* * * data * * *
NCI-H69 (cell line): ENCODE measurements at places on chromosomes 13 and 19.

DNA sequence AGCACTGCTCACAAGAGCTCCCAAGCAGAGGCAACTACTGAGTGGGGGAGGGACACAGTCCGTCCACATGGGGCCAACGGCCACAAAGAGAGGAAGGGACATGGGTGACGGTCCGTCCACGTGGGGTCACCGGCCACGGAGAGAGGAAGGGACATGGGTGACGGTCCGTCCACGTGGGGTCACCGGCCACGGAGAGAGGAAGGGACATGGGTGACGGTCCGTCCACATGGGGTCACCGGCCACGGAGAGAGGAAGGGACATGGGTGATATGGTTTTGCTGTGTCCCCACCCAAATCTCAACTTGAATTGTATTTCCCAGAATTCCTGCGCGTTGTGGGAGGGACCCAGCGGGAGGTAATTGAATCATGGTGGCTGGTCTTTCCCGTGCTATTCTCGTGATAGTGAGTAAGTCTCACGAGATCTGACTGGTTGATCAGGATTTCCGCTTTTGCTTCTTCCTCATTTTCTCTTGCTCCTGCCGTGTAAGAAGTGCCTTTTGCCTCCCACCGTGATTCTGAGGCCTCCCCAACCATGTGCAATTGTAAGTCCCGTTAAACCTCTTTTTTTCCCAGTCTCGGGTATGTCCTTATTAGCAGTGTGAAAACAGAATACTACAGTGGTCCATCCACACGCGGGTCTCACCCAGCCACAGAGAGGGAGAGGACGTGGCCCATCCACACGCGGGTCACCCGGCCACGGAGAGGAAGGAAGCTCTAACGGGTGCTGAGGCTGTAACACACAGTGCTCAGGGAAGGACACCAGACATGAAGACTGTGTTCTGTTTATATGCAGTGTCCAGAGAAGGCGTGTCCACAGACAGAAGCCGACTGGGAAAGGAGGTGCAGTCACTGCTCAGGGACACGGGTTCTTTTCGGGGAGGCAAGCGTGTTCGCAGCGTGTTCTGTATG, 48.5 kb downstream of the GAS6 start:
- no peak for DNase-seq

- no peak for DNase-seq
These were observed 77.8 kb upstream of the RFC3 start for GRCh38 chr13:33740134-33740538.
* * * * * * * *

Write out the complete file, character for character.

NCI-H69 (cell line): ENCODE measurements at places on chromosomes 13 and 19.

DNA sequence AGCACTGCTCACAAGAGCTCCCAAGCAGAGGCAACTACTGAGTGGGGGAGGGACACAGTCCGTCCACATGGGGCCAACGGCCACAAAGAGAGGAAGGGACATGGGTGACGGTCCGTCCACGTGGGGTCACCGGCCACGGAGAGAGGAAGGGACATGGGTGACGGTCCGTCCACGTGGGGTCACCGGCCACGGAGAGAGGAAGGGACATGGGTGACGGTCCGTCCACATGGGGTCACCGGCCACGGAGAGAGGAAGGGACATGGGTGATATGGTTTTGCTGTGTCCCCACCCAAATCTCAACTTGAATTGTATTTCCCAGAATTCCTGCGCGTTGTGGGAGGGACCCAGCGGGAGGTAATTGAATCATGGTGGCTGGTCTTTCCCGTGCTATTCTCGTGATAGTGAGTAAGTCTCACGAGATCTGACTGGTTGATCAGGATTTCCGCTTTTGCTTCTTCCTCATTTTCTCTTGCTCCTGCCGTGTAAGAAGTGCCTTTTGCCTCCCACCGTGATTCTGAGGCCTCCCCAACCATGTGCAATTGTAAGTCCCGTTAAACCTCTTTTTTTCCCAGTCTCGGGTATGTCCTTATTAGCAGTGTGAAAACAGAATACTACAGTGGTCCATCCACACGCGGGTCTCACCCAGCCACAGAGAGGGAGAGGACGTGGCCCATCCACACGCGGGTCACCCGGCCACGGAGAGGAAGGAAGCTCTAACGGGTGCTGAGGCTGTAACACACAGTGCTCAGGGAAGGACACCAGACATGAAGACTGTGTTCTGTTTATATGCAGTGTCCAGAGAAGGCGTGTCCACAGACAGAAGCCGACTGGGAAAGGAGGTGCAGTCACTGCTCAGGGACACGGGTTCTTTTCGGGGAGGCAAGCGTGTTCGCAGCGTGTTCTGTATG, 48.5 kb downstream of the GAS6 start:
- no peak for DNase-seq

- no peak for DNase-seq
These were observed 77.8 kb upstream of the RFC3 start for GRCh38 chr13:33740134-33740538.